February Means the End of Winter
In most parts of China February means the end of winter; though it can still be bitterly cold. As winter is longer in the north, you may still see snow or melting ice in northern China at this time. In contrast to the north, southern China is already preparing to embrace the spring.
Visiting China in February, you will have a good opportunity to explore traditional culture and experience Chinese New Year. Chinese New Year begins on the first day of the first lunar month (usually in late January or early February) and ends on the 15th day of the first lunar month (Lantern Festival).
What to Pack
What you need to pack before a trip really depends on what kind of activities you are going to enjoy and which city you are heading to. As the climate varies in different areas of China, here are some tips based on four regions.
Cities including Beijing and Harbin are located in the northeast of China. Winter in the northeast is dry and windy, and in February, there is still the possibility of seeing snow. So besides heavy clothes and warm boots, a beanie or wool cap is recommended to protect the ears from frostbite.
Like the northeast, February in the northwest is dry. But the days tend to be foggy, without much wind. If you are heading to cities like Xi’an, jackets are recommended for daytime and heavy coats for the night. You may also want to bring your gloves.
The southeastern part of China is famous for cities such as Shanghai, Hangzhou, and Suzhou. February may be the coldest month in this area, especially when it rains. Heavy coats are recommended, better if also water-proof. Hiking boots are necessary if you plan to explore nature. Otherwise, a warm pair of walking shoes is enough.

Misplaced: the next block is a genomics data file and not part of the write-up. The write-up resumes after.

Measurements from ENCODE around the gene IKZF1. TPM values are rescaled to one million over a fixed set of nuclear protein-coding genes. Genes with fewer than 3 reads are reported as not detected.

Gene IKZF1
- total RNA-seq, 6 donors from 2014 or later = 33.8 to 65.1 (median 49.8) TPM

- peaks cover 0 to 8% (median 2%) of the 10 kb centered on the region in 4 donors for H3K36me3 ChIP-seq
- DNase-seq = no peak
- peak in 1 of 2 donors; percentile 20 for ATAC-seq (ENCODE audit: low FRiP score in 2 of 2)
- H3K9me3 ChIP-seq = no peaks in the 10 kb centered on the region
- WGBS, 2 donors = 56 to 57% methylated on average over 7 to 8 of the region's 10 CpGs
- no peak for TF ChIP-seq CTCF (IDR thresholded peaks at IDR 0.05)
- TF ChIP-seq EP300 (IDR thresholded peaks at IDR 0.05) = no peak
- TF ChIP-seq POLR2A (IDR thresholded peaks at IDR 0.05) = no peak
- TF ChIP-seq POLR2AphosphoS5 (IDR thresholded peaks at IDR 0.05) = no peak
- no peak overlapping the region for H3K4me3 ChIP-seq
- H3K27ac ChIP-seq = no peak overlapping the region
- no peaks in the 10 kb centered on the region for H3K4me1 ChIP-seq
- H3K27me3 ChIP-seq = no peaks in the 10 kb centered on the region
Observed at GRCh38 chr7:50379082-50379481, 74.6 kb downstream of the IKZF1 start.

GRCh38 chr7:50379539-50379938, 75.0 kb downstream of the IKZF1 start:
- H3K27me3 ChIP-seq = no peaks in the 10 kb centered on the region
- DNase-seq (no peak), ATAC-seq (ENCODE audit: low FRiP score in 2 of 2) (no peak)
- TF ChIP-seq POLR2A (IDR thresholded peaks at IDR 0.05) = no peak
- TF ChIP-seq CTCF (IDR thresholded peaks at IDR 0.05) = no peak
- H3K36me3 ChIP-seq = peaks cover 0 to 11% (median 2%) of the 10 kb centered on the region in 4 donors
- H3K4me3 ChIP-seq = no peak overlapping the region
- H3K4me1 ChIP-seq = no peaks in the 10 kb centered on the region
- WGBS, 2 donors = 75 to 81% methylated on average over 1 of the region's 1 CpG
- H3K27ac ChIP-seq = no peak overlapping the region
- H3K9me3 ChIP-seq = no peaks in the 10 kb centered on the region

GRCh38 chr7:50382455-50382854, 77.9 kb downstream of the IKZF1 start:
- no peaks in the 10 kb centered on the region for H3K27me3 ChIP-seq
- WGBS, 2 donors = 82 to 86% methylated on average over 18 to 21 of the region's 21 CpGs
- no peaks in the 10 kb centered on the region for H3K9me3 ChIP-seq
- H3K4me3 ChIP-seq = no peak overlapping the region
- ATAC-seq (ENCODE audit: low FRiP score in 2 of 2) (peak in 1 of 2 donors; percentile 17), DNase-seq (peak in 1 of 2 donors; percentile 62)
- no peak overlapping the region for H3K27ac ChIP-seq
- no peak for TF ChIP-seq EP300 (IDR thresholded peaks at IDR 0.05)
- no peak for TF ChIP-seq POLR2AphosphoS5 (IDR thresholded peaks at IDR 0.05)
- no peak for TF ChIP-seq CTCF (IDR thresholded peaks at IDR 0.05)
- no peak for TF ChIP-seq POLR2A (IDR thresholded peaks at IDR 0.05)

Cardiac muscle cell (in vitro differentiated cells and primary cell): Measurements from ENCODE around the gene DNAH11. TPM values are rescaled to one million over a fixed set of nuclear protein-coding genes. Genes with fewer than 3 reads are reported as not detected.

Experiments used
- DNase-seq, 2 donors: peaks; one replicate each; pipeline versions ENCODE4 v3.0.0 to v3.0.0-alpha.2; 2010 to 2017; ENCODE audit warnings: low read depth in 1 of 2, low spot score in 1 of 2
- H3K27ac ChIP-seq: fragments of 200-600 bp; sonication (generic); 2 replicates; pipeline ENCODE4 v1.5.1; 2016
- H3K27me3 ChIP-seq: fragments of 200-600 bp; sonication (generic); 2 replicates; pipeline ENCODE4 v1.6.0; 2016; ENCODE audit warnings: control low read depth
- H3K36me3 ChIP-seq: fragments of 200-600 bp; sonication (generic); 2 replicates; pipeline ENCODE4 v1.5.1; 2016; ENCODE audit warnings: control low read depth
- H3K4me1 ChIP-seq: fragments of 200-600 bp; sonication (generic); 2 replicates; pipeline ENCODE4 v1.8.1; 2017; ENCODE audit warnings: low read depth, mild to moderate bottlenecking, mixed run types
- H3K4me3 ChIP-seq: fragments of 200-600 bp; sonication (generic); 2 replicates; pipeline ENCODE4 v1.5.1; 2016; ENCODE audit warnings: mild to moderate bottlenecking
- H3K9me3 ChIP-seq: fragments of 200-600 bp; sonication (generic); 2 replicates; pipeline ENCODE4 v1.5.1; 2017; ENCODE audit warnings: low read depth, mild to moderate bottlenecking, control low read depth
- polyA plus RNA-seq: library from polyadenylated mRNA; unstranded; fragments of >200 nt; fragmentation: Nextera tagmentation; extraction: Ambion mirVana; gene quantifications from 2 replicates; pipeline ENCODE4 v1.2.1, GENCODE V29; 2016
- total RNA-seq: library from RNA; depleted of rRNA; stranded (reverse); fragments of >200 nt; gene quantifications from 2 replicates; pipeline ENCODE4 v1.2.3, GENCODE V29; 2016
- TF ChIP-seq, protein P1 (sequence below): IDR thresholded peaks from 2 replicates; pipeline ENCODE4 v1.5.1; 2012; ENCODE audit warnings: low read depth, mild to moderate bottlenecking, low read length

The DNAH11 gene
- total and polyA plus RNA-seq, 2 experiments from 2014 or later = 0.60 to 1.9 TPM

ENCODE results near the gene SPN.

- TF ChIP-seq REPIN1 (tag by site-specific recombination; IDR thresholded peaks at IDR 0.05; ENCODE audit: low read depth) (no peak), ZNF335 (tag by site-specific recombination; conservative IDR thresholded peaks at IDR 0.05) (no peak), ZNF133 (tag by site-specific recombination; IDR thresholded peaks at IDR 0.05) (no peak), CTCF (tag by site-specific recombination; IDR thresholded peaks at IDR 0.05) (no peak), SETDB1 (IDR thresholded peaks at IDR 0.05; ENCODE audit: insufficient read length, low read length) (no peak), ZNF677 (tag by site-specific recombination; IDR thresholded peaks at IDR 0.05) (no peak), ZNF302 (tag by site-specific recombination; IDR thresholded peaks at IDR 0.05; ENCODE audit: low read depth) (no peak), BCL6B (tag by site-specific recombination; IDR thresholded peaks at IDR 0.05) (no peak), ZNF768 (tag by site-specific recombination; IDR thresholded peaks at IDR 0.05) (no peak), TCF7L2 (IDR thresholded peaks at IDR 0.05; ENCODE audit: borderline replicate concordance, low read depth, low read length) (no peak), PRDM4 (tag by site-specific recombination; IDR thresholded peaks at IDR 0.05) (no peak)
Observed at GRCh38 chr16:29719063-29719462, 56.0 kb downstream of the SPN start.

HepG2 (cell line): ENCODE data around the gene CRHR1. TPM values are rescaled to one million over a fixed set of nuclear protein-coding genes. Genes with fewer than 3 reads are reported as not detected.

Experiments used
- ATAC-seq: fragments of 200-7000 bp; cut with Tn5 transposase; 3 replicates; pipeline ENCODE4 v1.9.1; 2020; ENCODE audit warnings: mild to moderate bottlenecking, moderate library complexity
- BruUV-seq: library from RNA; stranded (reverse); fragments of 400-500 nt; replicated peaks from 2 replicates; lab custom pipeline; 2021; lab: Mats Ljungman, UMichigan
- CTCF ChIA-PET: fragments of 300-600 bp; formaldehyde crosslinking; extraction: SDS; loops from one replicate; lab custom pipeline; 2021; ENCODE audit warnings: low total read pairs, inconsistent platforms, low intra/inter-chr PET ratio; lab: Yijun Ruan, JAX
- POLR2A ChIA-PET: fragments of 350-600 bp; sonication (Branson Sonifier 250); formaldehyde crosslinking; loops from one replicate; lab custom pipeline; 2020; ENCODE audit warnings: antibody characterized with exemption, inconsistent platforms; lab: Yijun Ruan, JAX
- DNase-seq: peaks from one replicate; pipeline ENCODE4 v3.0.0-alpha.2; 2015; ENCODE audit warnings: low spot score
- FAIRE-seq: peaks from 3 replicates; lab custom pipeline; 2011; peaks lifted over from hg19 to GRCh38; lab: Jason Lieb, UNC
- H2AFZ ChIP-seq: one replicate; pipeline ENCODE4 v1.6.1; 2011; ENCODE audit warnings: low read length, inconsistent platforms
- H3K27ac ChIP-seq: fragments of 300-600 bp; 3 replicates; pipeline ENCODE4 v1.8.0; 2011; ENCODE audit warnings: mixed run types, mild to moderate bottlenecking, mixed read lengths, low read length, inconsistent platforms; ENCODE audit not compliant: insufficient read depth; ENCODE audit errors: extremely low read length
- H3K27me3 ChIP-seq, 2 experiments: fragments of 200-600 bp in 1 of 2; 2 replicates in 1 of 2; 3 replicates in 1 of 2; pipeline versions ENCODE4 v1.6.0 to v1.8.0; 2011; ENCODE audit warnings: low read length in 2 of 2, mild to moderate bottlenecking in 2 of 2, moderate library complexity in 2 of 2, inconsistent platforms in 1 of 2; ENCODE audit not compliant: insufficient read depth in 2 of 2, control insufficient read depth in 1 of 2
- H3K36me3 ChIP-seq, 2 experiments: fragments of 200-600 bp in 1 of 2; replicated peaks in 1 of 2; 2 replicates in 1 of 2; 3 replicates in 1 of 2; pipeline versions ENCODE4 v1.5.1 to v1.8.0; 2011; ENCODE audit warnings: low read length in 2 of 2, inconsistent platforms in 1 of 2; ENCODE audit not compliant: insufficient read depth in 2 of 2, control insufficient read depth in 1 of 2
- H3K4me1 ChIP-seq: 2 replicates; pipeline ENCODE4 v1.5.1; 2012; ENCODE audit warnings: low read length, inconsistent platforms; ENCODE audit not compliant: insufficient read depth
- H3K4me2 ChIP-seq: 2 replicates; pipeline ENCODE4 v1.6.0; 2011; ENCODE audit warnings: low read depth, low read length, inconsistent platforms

The southwestern part of China is a mountainous area. It has famous cities like Chongqing and Guilin. By February, it is getting warmer, but the rainy days will still cut into your bones. If you want to visit the plateau area bring your jacket, sweater, nice walking shoes, common medicines and a pair of sunglasses. The climate in the plateau area is sometimes extremely cold.
Pros & Cons
Pros: February in some parts of China is already warming up and there will not be too many rainy days. Usually in this month (though sometimes in January), Chinese people will celebrate their most important festival – locally called Spring Festival, abroad called Chinese New Year – during which lots of traditional food and activities are prepared. This provides an opportunity for those who want to experience a Chinese New Year.
Cons: Visitors who are not used to the wet and chill in February may feel terrible. Also during February, you may be caught up in the Spring Rush, a period during which people working in big cities flood back to their hometowns; and travel-tickets sell out quickly.The shopping areas are crowded and there is a shortage of hotel rooms.
Want to Experience Local Traditions?
Visitors in February who happen upon Chinese New Year may have a chance to experience interesting traditions such as exchanging lucky money, eating tangyuan, or setting off firecrackers. Please note that the date of the festival varies from year to year. (Dates for forthcoming years are: January 28, 2017; February 16, 2018; February 5, 2019). See more about Spring Festival.
Traditional Beijing Lifestyle
Most first-time visitors will choose Beijing as one of their destinations, for a better understanding of Chinese lifestyle. Beijing abounds with a number of featured temple fairs in celebration of the festival, such as Chaoyang Temple Fair and Dongyue Temple Fair. In the temple fairs, various performances and booths demonstrating traditional arts and crafts is the highlight of the fairs.
Besides, there are also other characteristic activities in celebration of the festival, such as Spring Festival carnivals, acrobatics and tea culture displays, Peking Opera, and Beijing Spring Festival Concerts. Here is one of many tours highlighting local Beijing life: 4-Day Classical Beijing Tour.